E: What are the new areas of ethnobotany that you think are the most exciting?

B: Domestication and our ability to trace the history of plants. Not only is it interesting, but it’s also absolutely crucial. All humanity is dependent on a relatively small spectrum of biodiversity. The more we understand about domestication, the better and more secure our food situation will be. The other aspect is something that has been demonstrated through metabolomics. We all know that plants are diverse chemically. We usually think of that only in the context of medicine but plants are are equally or more valuable as feedstocks for the chemical industry. The field of green chemistry–it’s a growing and exciting field, but there’s no crossover with ethnobotany and there should be! The ‘green’ in green chemistry is for sustainability, but it’s also green because a lot of the green chemistry refers to compounds from plants. We can produce plants that are making more of the compounds we want. We’re generally not doing a good job of tapping into that market.

E: Do you have any advice for young and inspiring ethnobotanists?

B: First, be a botanist. I’m serious when I say that because I’ve seen a lot of people who express interest in ethnobotany but don’t like plants that much. They’re not excited about them, or they don’t know much about plants. One needs to learn as much as they can about systematic botany so that one can identify plants. Ethnobotanists must be better taxonomists than taxonomists. If you’re a taxonomist, you go into the field and collect fertile specimens. But if you’re an ethnobotanist, you go on the field and collect what is available. You often have to take things that are not the best, so you have to be a good botanist.

People also need to learn how to look when they’re in the field. In ethnobotany, so much of our knowledge we get from asking questions, and that itself is a skill set that’s developed from the anthropological side–how we interview people and how we work. We can learn a lot by looking and watching, and we need to do that more. Learning how to look and listen to people as well- there’s so much information that ethnobotanists miss. Looking, listening, and then there’s a bit of old-fashioned reading. There’s so much ethnobotany in the literature that is not available online. There are scores of things out there that have a trove of botanical information, or at least background information that is helpful. You got to be a reader. You must be a voracious reader if you want to be a good ethnobotanist.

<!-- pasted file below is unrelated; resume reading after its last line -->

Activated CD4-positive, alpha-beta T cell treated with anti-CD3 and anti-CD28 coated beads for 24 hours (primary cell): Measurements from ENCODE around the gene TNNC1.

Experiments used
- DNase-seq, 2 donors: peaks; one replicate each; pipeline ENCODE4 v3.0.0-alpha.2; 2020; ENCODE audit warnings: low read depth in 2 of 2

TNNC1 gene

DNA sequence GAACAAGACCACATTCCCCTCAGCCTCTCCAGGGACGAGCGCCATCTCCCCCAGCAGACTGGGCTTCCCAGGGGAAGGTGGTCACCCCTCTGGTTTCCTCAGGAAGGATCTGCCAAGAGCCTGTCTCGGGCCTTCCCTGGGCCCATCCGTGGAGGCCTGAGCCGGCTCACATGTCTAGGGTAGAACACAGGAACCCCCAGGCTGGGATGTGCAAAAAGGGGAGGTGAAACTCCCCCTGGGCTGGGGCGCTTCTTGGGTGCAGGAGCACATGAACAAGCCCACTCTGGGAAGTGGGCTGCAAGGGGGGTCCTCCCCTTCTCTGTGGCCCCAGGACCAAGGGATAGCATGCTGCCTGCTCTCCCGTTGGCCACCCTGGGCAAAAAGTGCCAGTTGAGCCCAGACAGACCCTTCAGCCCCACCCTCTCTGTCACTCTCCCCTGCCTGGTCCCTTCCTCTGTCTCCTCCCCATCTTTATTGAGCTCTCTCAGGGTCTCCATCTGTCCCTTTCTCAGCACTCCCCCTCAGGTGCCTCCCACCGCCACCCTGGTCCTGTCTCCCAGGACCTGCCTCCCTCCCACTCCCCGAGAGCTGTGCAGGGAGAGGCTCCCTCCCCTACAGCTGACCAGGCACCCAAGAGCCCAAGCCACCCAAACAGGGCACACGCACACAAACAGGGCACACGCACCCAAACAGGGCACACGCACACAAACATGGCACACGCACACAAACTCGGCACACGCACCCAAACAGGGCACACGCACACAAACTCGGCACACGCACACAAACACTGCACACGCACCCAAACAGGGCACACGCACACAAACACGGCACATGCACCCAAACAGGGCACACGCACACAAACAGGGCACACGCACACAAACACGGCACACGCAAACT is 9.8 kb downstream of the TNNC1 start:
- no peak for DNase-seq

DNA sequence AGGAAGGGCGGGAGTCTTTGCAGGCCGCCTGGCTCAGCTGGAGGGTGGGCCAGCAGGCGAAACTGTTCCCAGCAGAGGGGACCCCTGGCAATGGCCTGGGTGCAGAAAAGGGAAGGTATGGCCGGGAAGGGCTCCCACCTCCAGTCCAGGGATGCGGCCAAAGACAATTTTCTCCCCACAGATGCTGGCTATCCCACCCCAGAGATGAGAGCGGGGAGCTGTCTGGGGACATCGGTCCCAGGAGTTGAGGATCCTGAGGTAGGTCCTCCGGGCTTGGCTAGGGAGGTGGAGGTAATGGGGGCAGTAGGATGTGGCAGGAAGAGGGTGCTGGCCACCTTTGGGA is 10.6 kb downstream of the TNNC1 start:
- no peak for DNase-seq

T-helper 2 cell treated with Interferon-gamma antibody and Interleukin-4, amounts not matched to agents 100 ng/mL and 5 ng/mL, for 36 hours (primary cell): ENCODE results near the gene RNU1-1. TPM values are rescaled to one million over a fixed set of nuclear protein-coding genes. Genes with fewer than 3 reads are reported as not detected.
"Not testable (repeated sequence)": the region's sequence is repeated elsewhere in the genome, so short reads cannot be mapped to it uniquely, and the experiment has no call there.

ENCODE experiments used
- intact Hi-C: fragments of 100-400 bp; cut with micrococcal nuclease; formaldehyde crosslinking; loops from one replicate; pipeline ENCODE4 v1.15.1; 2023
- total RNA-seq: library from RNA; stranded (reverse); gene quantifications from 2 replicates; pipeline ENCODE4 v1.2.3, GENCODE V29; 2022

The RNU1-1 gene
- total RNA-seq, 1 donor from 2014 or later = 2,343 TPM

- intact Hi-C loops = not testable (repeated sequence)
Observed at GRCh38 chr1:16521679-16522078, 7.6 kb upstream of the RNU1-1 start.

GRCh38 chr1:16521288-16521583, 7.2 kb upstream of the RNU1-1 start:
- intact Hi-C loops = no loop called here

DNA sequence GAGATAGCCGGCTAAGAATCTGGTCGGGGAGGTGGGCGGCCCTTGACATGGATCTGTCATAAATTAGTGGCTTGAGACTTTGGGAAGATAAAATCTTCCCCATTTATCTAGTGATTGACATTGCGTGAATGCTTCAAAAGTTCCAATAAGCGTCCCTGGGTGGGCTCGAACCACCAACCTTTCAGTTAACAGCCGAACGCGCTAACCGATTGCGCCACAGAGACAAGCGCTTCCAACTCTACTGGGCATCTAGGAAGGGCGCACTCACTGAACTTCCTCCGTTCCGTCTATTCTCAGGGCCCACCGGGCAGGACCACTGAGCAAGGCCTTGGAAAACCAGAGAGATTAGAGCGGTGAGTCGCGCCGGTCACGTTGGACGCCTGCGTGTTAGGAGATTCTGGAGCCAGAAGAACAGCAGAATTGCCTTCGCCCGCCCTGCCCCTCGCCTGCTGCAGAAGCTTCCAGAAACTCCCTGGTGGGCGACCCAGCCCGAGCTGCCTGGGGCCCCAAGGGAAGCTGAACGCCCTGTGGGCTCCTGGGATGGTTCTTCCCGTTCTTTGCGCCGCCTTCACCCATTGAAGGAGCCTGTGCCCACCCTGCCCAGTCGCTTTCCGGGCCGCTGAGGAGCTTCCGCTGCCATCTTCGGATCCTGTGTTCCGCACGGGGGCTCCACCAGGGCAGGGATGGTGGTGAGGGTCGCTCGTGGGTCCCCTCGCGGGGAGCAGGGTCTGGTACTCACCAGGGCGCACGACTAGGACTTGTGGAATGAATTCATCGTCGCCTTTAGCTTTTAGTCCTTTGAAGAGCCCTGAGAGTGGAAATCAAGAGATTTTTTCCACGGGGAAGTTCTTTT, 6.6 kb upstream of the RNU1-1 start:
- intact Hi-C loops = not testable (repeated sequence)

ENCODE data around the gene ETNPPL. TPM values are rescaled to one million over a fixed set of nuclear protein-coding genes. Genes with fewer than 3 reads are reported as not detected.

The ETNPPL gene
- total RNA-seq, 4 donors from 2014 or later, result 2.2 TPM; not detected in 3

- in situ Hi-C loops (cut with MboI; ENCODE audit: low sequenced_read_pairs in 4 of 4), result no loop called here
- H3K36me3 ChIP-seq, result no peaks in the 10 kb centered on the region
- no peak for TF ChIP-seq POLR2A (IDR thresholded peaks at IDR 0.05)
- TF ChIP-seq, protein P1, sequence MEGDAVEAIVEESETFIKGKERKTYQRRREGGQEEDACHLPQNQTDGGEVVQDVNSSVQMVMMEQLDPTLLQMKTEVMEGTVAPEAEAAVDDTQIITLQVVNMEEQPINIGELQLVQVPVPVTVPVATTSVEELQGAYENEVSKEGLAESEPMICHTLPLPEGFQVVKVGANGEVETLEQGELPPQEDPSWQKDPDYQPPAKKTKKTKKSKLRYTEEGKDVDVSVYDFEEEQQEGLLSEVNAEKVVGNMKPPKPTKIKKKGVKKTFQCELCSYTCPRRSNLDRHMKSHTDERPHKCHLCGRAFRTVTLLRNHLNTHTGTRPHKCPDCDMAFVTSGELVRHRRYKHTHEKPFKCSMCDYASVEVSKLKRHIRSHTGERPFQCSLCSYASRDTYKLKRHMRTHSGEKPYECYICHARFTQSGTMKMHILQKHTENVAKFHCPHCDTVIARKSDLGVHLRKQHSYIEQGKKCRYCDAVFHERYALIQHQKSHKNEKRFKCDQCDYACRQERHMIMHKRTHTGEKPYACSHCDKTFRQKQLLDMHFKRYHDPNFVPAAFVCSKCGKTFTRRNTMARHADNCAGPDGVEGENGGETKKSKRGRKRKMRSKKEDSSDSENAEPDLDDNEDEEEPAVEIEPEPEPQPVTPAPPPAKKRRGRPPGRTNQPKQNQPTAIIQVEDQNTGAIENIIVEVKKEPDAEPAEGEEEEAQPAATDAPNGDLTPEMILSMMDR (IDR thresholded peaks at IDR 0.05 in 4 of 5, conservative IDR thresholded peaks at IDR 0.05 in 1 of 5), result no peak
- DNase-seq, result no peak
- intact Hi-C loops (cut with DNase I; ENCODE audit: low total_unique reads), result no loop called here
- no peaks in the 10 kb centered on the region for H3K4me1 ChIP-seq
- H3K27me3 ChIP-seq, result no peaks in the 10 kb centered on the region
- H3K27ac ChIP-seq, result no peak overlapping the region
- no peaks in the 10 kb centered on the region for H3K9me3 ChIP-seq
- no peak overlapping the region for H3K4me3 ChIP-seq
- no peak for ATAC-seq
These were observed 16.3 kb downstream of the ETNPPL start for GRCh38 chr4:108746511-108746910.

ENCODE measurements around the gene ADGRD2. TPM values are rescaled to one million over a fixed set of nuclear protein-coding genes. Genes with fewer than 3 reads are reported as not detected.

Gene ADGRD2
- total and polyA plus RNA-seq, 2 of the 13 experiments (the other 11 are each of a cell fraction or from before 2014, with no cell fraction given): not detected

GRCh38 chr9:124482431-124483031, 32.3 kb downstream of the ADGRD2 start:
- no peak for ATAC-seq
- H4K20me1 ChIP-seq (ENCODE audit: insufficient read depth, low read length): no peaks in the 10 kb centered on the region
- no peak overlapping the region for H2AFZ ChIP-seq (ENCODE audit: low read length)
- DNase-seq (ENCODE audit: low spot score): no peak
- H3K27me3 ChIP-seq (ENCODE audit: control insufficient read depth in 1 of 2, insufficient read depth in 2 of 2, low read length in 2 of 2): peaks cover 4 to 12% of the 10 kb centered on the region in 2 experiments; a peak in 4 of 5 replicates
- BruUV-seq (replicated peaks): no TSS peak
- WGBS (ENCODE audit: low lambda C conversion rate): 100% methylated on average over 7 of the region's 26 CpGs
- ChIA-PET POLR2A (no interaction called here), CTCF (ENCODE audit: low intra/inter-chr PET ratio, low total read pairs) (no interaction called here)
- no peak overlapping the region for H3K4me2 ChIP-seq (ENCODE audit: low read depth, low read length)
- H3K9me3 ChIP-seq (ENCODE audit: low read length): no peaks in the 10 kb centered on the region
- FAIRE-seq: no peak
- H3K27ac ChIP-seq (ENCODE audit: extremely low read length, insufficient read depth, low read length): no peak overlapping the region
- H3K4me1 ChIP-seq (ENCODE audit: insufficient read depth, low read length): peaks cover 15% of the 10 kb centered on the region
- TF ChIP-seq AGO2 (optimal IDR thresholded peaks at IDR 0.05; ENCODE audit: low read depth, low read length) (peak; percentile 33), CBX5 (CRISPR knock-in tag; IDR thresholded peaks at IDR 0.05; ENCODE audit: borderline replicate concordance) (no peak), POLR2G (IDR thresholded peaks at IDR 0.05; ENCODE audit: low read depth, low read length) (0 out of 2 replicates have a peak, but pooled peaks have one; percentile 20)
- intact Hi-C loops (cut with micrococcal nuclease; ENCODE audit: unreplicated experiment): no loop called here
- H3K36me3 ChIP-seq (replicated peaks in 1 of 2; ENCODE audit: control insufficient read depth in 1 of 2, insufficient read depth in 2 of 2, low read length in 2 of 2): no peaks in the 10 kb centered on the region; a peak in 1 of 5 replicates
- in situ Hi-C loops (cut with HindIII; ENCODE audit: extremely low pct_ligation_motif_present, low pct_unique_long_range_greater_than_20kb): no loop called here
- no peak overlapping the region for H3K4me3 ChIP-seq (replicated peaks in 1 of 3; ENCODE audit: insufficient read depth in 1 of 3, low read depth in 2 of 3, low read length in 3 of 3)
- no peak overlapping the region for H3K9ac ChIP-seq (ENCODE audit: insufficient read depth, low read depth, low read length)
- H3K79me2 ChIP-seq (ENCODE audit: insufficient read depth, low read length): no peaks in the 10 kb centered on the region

E: What do you see as your legacy as an ethnobotanist?

B: Well, that’s really for others to decide. I hope somebody in the future, if they remember me, they will see me as a teacher & enthusiastic advocate of ethnobotany. I tried to spread the word. It’s important to include many audiences across the globe, and I hope I have done some that. I also hope that I have, in a little way, increased the scope of ethnobotany through some of the papers I’ve written.

I’ve tried expanding the horizon by making the field a bit more rigorous. I came up with an approach with one of my former students, Chad Husby, who had a background in biostats, called a regression approach to analyze medicinal plant patterns. It’s an easy, statistically valid way of looking at patterns, and it’s one people have followed since then. In a paper with Ian Prance, I argued that commonness and versatility were significant factors in people’s choices of medicinal plants. 

You have to be somewhat of a cynic, right? A good scientist always is. I wrote a few papers about the doctrine of signatures because it was so heavily criticized. And yet when you look at it, if you work with people, you realize nobody ever said, “Well, I use this because it has red latex.” They might say, “It has red latex, and I use it to treat blood disorders.” But they’re not saying, “I discovered the use of it because it had red latex.” Yet a researcher says, “Oh look, they’re using the red resin to treat this blood disorder; therefore, it’s the doctrine of signatures.” No, nobody ever said that. I looked at the history of the concept and applied some statistical models to suggest t most people got it wrong for 2000 years. The doctrine of signatures was never a method of discovering medicinal plants. It was a mnemonic–a way of passing information in preliterate societies about plant use.  Say, for example, that ten different plant species are effective in treating the same ailment. If one of those plants has a signature, knowledge of its use is more likely to be transmitted to the next generation. I hope my work has gotten people to think critically about some of the arguments that have been made.

Submitted by Ella Vardeman, SEB Student Representative 2023